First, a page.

good time to prevent overheating.

I would not deny that some months

ago this vie w held certain attractions to me.

Meanwhile, however,

the probable end of the recession has come into much clearer view
and strong budgetary action to expand the economy has been taken.
In this changing situation, I believe that a temporary spurt in
our money and credit supply would just serve to repeat the pattern
of the past.
I want to emphasize that I would not want to tie monetary
policy permanently to any fixed rate of monetary growth at all times.
Monetary policy must retain its flexibility.

There have always

been occasions w h e n it was appropriate to use that flexibility, and
there will be in the future.

But at the present time a massive

policy switch would be a mistake.

If full employment and stable

prices are to be reached together, monetary policy must keep its
eye on both objectives.
W e must bear in mind that there has been slack in the
economy on past occasions as well, although not on the present
scale.

On those occasions, too, it seemed plausible to say that

there was plenty of time first to accelerate the expansion and then
to slow it down.

W e have seen that things do not w ork that way,

and for perfectly understandable reasons.




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In the first place, the inflationary pressure in an
economy depends not only on the weight of unused resources holding
down that pressure.
economy expands.

It depends also on the speed with which the

A very rapid recovery, attractive as it would

be in other respects, carries embedded in it the seeds of future
overheating.
In the second place, and this is just another way of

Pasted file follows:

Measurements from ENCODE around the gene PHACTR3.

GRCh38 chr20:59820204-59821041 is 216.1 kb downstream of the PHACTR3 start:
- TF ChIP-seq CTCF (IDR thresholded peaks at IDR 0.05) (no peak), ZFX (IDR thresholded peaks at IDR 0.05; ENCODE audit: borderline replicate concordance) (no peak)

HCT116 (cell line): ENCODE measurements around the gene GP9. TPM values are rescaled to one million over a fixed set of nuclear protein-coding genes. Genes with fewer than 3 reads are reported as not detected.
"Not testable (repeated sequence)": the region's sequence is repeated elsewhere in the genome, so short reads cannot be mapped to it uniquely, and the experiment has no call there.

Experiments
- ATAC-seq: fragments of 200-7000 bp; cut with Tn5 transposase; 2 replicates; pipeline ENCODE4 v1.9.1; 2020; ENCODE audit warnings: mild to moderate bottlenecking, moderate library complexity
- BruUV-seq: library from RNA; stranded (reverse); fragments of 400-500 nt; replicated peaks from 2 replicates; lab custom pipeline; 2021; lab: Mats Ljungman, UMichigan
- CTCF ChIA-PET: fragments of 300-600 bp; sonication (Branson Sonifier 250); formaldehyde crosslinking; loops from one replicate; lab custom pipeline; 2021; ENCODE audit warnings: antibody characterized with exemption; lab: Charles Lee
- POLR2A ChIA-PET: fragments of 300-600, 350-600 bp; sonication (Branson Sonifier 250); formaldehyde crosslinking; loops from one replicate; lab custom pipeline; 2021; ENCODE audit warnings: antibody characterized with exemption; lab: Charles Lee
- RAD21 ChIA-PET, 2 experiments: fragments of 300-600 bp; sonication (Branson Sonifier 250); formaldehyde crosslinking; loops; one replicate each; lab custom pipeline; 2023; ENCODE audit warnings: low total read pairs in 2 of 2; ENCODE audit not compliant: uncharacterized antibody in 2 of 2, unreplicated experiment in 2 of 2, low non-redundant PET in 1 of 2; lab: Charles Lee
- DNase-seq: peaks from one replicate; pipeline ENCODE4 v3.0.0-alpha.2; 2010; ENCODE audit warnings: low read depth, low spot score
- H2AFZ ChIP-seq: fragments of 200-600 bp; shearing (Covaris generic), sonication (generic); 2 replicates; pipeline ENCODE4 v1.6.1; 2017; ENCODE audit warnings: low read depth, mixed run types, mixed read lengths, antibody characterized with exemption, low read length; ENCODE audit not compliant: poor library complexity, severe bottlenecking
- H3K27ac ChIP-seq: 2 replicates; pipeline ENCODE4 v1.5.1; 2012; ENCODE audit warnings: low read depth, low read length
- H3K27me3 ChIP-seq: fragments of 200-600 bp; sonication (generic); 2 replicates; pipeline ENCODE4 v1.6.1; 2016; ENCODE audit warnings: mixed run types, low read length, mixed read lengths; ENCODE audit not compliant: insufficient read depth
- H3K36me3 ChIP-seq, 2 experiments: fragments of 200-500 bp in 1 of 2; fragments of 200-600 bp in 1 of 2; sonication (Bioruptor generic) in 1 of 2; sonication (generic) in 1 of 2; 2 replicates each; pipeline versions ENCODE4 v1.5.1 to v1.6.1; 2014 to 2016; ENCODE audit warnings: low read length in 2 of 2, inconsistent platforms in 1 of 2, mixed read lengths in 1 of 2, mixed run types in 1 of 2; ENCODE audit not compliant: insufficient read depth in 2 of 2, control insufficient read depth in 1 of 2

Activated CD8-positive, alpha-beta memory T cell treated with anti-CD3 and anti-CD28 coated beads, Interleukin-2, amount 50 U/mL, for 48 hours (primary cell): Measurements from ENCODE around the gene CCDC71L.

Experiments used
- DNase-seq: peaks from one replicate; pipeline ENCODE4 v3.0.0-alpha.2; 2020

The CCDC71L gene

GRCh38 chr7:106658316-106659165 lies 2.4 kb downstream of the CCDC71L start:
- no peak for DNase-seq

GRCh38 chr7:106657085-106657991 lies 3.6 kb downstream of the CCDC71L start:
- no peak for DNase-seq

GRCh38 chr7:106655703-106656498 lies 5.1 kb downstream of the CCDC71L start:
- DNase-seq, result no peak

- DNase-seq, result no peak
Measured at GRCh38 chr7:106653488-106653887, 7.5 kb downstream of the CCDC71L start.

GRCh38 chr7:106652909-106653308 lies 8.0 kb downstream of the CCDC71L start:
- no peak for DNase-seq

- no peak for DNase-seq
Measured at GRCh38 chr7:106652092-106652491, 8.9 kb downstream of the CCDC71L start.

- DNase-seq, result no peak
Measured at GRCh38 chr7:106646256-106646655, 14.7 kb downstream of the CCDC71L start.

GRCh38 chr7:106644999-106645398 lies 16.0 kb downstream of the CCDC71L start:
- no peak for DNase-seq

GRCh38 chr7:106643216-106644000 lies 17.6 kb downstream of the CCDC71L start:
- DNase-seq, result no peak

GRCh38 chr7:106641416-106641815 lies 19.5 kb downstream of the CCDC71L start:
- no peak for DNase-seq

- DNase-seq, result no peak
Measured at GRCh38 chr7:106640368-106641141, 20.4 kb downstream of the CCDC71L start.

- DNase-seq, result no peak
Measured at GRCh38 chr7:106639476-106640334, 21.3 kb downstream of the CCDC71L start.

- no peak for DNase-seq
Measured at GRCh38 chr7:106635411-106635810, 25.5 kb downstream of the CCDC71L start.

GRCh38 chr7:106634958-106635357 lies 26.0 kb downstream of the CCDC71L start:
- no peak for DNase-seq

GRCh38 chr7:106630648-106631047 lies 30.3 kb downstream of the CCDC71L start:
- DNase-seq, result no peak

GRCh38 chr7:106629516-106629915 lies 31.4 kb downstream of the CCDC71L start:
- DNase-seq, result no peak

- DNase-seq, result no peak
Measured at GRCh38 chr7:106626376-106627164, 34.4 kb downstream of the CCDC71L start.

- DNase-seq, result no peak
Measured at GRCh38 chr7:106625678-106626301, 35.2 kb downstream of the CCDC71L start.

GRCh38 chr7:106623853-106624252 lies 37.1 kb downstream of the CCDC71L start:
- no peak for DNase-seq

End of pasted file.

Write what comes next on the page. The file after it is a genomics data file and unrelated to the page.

looking at the same facts, the record seems to show than an
increase in money and credit affects output first and prices
afterwards.

In other words, the lagged effect of monetary expansion

is greater for prices than for output.
ultimate result any less certain.

That does not make the

But there might be a period of

euphoria, when temporarily everything seemed to be going right.
But it would be followed by the same results that we have observed
in the past.

The euphoria, moreover, could become an obstacle to

a timely return to more moderate monetary expansion.

Given the

long lags, such a tightening of policy would in any event have to
come at a moment that many would regard as premature.

The same

prospect confronts us this time if we do not heed past experience.
Fortunately there is today no need to choose between the
objectives to fight unemployment or to fight inflation.

As I said

in the beginning, in the long run the two objectives do not compete.
They can and must be achieved together.
problem is to stop switching.

The way to resolve the

Today the same policy that can

lead us back to full employment can also lead us back to price




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stability.

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That is a policy of moderation in expansion, of

low-pressure rather than high-pressure tactics, and of steadiness
in keeping the twin objectives of full employment and price
stability equally in mind.
I believe that today there is widespread support for such
a policy.

Certainly there is very little left of an attitude that

may have been more common some years ago, which tended to shrug off
inflation, both as a threat and as a fact.

The v iew that inflation

will not escalate if left uncombatted, and that in any event whether